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AND ALONG CAME RUTH
Robert W. Creamer
March 18, 1974
Out of a fascinating new book on America's best-remembered sporting god strides the young Babe. It is 1919, the World War is over, and the country, like Ruth, is euphoric. The Babe has an enormous appetite for baseball—and the pleasures of the night. In his zest he becomes a hero whose like had never been seen before, and may not be again.
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March 18, 1974

And Along Came Ruth

Out of a fascinating new book on America's best-remembered sporting god strides the young Babe. It is 1919, the World War is over, and the country, like Ruth, is euphoric. The Babe has an enormous appetite for baseball—and the pleasures of the night. In his zest he becomes a hero whose like had never been seen before, and may not be again.

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Things came to a head when Larry Doyle of the Giants slid roughly, his spikes high, into Mike McNally at second base. There were angry words and after the game the Red Sox held a meeting and decided to retaliate. They picked out individual Giants for personal vengeance. That night Barrow found McGraw and told him what his players intended to do. After some discussion the two managers agreed things had gone far enough. Each agreed to restrain his players, and from then on the games were played at a more civilized pace.

Ruth continued to be the man the crowds wanted to see. Winston-Salem even declared a half holiday so that fans could go out to the ball park. Everything Ruth did was sensational. In Charleston he swung so hard striking out that as he spun around his spikes caught in the hard clay of the batter's box and he wrenched an ankle. He was carried off the field, writhing with pain. No one in Carolina could recall seeing a man swing so hard he hurt himself when he missed. How badly hurt was another matter. Despite doleful headlines Ruth was back in action the next day, as he so often was after being "seriously injured."

The triumphal tour reached a climax in Baltimore, after the Red Sox had left the Giants in order to play Jack Dunn's minor league Orioles. It was the first time Ruth had appeared before the home folks in his new role as slugger, and he outdid himself. In six at bats he walked twice and hit four home runs. Four home runs! Everyone in Baltimore was talking about him, and it became an article of faith that while Dunn had undoubtedly developed him into the fine pitcher he was, hitting was something Babe had achieved for himself. The ingenuous Ruth agreed with this analysis, telling a group of reporters after the game that no one could teach a man to hit the way he could. "It's a gift," he admitted modestly. Then he added, "I was afraid a few of my old Baltimore neighbors didn't believe all that they've read in the papers about my hitting. Today was my chance to show them what I could do. So I did."

When the season began a few days later the Red Sox were favored to win the pennant again. Even without Shore and Leonard, and with Ruth in the outfield, Barrow had what seemed to be an impressive pitching staff with Carl Mays, Herb Pennock, Sam Jones, Bush and Ray Caldwell, who had come from the Yankees. On opening day in New York the Red Sox made the odds look good when they crushed the Yankees 10-0 behind Mays. The Mauler, as Ruth was now being called, batted fourth and had two hits, including a home run. Rain canceled the rest of the Yankee series, but when the Red Sox moved on to Washington they won the first two games of the series there, with Ruth contributing a double, two triples and five runs scored.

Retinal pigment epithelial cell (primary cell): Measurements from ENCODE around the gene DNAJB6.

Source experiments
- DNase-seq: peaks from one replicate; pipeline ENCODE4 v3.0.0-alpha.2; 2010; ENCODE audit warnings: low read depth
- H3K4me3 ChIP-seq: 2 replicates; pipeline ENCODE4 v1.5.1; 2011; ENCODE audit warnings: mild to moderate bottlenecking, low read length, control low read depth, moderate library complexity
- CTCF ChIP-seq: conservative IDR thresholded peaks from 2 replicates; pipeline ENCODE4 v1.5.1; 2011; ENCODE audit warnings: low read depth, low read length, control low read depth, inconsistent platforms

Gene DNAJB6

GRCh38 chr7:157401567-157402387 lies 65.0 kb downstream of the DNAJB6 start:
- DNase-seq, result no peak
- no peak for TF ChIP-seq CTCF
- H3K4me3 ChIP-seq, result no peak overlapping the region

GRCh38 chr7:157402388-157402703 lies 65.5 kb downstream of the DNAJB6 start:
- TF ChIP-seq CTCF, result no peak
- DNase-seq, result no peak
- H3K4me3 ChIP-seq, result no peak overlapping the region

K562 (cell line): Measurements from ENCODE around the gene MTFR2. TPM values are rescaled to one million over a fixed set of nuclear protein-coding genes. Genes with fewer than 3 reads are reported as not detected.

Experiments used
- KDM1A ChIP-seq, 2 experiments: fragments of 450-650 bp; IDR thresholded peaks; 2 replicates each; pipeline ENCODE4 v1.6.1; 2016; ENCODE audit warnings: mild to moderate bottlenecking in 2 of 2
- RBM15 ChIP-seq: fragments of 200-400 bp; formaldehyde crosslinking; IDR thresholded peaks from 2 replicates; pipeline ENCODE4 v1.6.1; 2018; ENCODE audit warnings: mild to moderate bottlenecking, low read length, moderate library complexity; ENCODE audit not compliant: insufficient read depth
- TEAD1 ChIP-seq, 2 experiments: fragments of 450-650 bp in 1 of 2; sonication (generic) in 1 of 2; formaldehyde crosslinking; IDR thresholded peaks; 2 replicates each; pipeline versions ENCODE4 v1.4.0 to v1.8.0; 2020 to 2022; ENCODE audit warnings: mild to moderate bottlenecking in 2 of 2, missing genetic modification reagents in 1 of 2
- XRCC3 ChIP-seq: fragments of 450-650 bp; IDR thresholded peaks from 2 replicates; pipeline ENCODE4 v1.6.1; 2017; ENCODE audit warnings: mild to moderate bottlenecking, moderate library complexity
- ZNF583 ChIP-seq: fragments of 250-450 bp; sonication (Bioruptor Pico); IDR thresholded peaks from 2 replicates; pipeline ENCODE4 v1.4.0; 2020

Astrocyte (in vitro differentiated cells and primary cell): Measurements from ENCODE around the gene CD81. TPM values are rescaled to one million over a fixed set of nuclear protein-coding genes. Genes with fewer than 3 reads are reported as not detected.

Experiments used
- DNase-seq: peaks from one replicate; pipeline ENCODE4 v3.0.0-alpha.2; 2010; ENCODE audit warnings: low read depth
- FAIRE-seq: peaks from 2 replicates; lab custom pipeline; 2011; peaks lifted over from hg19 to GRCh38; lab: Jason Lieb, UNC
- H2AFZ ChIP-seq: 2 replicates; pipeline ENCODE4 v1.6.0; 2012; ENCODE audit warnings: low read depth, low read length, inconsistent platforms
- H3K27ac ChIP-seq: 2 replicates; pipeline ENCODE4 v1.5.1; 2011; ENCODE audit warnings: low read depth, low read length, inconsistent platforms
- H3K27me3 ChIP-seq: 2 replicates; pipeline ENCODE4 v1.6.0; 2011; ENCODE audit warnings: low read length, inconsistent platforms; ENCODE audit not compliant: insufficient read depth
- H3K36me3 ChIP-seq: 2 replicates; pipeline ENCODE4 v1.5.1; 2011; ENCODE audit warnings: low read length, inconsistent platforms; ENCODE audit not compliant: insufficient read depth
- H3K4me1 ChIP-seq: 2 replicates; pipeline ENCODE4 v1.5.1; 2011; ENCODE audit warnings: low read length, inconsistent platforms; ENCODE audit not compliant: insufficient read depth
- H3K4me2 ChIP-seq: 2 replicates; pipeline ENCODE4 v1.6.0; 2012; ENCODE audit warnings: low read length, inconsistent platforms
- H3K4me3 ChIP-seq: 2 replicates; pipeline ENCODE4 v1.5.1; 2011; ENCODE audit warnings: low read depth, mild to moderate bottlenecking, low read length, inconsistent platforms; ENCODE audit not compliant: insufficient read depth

Everything seemed serene, but it wasn't. With the Red Sox on the road in New York and Washington, Babe had been living it up. He had not been home to Boston since leaving for spring training and had not seen Helen for weeks. In Washington, always his favorite playground, he spent almost no time at all in the room in the Raleigh Hotel he shared with Coach Dan Howley. Howley was supposed to be Ruth's keeper and he had told Barrow, "I'll take care of that guy if I have to put a ring through his nose." But Barrow was well aware that Ruth's ample nose was not easy to ring. He knew Babe was staying out till all hours of the night, and despite Ruth's fine hitting and the club's impressive start he was determined to do something about it. On Monday, April 28, after the Red Sox had won their third straight game of the young season, Barrow sat up in the hotel lobby until well after midnight waiting for his errant star. At four in the morning he gave up and went to bed.

The next afternoon Ruth went hitless and the Red Sox lost. After the game the Babe dressed quickly and hurried off. At the hotel that evening an angry Barrow, raging at his inability to control his youthful star's off-field behavior, sought out the night porter, who would be around the lobby all night long, and asked him if he knew Babe Ruth, the big fellow. The porter nodded.

"All right," Barrow said. He gave the porter a couple of dollars, a substantial tip. "Here. When he comes in tonight, you come to my room and tell me. Wake me up. I don't care what time it is. Wake me up and tell me."

When the knock finally came, it was six in the morning. Barrow climbed out of bed and opened the door.

"That fellow just came in," the porter said.

Barrow nodded grimly and put on his robe and slippers. Ruth and Howley were in a room on the same floor. When Barrow got to their door he saw a crack of light and heard voices. He knocked. The voices stopped, and a moment later the light went out. Barrow rattled the knob angrily, and the door, unlocked, opened. He walked into the room and turned on the light.

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